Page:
Cli-thump tack, cli-thump tack, cli-thump ta-tack, cli-thump tack, cli-thump ta-tack, cli-thump ta-tack, cli-thump tack, cli-thump tack, cli-thump tack, cli-thump ta-tack, cli-thump ta--
Footsteps down the hall preceded his arrival--the steps themselves were not very loud, but every other step was interrupted by something heavy and blunt striking the ground. Eventually there was a pause, and then the door opened.
That was the first time Talim Vassar actually saw Matalik Varlot.
"I'm here to do business."
Varlot popped a white mint, small and round, into his beak, sharp tip snapping shut before he turned, single red eye rolling to fix on the Crutsu in front of him.
The pupil, previously a black pinhole, was now dilated and large.
Varlot himself was a reasonably tall creature, over seven feet tall when standing erect, with plumage of variegated reds and stark black. He had only the one eye, on the left side--his right eye was covered by a black patch, which blended into the black feathers around it. He wasn't exactly young-looking--somewhere between sixty and seventy, at best estimate--but he seemed fairly healthy, eyepatch aside. His feathers were sleek and well-groomed. Of course, he also used a short, round-topped cane--the source of the loud thumping earlier--to stand upright. One of the fingers on that right hand was missing.
"Just Varlot, please." Varlot waved for him to sit back down; when he didn't, Varlot cocked his head slightly, as though sizing him up. "Mr. Vassar."
Vassar stood his ground, however, the tension not in his face but in his back and shoulders. Extending his hand, he waited while Varlot moved in kind--and the bird extended his left hand to meet Vassar's right. The Crutsu stared at it for a moment before realising, belatedly, that Varlot leaned on his cane on his right side: if he let go to shake hands, he would most likely fall over. Wordlessly, Vassar swapped hands and they shook on it; they retracted mutually, and Varlot made no comment on the gaffe, if it even affected him--given the lack of reaction, Vassar would have had to guess it didn't.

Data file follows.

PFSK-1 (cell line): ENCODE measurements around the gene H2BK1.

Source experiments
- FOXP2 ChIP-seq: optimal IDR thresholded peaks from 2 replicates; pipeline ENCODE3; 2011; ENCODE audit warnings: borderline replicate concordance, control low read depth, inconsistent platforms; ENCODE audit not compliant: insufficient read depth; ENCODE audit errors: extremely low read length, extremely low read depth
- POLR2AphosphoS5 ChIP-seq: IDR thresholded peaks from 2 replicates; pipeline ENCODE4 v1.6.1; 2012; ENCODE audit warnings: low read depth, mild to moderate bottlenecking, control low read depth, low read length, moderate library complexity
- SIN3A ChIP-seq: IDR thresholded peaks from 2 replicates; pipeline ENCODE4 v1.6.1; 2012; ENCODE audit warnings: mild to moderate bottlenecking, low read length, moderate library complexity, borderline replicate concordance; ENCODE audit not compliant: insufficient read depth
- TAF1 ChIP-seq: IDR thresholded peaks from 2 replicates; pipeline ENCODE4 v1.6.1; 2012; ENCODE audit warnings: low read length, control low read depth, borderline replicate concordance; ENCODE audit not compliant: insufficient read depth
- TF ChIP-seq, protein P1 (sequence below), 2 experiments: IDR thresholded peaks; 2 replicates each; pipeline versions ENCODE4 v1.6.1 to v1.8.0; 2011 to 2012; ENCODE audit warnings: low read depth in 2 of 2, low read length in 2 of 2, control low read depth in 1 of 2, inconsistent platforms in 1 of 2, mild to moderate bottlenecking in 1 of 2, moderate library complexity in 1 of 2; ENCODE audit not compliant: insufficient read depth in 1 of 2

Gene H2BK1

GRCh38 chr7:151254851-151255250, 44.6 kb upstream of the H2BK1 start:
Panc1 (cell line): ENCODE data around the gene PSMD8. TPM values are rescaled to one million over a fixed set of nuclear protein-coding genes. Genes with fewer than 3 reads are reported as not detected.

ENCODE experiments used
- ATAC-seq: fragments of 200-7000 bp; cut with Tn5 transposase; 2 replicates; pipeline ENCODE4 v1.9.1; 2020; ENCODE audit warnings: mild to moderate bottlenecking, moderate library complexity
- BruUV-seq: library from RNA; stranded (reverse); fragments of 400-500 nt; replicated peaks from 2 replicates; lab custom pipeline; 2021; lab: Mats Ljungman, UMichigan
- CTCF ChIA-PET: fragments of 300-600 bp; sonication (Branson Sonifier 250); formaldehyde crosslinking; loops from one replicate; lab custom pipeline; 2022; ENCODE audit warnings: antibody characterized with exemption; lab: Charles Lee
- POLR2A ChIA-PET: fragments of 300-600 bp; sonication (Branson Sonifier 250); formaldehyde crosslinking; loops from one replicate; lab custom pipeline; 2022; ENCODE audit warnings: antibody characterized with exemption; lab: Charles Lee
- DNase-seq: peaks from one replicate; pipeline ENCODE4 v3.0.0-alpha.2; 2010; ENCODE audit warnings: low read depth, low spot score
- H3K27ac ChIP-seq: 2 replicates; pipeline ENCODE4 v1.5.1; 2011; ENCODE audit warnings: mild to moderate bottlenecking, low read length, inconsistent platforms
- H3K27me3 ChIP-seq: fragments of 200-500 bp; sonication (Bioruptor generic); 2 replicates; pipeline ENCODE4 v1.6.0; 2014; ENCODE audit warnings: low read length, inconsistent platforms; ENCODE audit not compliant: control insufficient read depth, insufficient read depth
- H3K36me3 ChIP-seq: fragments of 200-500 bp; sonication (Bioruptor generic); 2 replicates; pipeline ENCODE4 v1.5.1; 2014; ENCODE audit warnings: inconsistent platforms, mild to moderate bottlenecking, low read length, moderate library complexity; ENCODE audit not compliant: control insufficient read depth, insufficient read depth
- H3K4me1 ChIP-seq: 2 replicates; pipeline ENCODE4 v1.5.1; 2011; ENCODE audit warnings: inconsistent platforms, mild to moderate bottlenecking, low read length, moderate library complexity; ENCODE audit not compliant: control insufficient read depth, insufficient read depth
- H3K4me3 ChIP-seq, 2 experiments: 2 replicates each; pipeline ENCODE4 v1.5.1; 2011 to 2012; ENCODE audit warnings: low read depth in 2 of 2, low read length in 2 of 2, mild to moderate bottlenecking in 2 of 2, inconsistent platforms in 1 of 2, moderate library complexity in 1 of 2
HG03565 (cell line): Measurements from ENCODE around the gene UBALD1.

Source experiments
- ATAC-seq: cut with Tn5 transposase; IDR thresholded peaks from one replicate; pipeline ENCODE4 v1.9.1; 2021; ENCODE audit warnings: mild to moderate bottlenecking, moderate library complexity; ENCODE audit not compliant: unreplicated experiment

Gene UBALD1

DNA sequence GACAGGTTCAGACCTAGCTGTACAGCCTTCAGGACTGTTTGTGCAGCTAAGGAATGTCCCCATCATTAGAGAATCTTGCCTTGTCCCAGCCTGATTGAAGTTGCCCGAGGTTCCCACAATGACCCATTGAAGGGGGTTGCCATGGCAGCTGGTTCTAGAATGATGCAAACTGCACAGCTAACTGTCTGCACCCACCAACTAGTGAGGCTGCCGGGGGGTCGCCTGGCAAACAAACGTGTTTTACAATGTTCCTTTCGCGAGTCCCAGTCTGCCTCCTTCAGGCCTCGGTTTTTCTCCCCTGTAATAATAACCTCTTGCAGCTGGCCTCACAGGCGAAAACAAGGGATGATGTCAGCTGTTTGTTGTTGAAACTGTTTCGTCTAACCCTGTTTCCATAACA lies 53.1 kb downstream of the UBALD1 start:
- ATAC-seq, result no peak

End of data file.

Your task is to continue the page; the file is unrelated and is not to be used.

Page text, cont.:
"So what happened to your eye?"
Still standing, Varlot leaned on his cane at the other end of the table, his long hook-tipped tail moving mere centimetres over the floor. Despite his distant, distracted, businesslike demeanour, Varlot had turned out to be remarkably cordial--brisk, yes, firm, yes, but with a benign, knowing sort of smile that suggested he was not, perhaps, the demon that his business acumen had made him out to be. On the other hand, he still declined a seat--repeatedly, in fact, explaining that he preferred to stand, and adding that with his leg what it was, it would most likely take longer for him to get back up than the time spent sitting down to begin with was worth. The second half was said in a way that suggested it was meant to be taken as humour, but Vassar had the feeling that the response might not have been so genial on an undercurrent, and thus chose to leave the issue at what it was.
They had more pressing interests to pursue.
Somehow, however, the conversation had taken a couple of strange turns, and now they were here.